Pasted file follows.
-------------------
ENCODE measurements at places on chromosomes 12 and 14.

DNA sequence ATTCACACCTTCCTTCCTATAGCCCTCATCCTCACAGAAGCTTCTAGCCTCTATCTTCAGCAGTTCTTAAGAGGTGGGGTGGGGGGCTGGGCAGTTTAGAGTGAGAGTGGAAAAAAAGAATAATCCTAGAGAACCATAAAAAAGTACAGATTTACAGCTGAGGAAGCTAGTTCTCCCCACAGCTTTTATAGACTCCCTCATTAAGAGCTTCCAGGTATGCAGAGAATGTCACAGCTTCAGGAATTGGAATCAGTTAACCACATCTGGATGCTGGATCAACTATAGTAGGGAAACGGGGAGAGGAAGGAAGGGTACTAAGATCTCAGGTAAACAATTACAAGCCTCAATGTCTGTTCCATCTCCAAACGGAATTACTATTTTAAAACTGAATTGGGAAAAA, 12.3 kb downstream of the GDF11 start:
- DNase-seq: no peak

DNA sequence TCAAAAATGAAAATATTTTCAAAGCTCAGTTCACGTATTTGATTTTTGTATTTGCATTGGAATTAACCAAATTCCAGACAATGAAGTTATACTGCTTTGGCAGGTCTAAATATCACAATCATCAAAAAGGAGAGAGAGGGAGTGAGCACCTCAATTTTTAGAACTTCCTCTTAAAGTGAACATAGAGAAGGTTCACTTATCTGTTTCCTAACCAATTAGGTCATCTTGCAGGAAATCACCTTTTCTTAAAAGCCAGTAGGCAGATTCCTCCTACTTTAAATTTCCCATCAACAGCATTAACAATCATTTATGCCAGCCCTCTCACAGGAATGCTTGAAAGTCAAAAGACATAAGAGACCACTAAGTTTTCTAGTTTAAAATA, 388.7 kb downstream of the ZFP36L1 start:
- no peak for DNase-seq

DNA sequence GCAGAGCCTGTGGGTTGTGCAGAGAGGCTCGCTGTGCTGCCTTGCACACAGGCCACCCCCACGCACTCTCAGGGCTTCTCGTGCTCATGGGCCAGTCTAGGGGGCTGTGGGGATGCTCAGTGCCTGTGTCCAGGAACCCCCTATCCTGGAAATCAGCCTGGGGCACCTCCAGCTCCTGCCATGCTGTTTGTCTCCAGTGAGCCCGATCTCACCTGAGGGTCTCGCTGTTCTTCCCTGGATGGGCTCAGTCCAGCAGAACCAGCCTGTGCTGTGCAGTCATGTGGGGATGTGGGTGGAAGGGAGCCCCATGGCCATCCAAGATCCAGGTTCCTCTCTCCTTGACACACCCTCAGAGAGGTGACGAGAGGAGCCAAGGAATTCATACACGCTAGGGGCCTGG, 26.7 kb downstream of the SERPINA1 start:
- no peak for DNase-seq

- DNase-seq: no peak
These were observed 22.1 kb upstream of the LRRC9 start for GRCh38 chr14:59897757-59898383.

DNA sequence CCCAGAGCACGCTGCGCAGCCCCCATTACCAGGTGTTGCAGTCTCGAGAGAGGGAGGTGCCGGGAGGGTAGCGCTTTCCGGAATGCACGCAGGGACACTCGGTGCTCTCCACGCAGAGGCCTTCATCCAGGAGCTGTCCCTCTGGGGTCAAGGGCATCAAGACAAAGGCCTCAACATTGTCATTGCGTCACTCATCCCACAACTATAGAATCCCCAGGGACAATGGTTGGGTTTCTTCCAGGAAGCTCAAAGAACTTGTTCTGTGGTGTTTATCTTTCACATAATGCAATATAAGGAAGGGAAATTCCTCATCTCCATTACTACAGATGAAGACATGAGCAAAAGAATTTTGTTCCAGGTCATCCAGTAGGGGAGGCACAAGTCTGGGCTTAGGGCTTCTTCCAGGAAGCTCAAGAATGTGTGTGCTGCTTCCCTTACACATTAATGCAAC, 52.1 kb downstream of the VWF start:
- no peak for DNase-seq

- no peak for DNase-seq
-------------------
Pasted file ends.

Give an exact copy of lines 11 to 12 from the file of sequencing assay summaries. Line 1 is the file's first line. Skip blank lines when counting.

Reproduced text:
- no peak for DNase-seq

- no peak for DNase-seq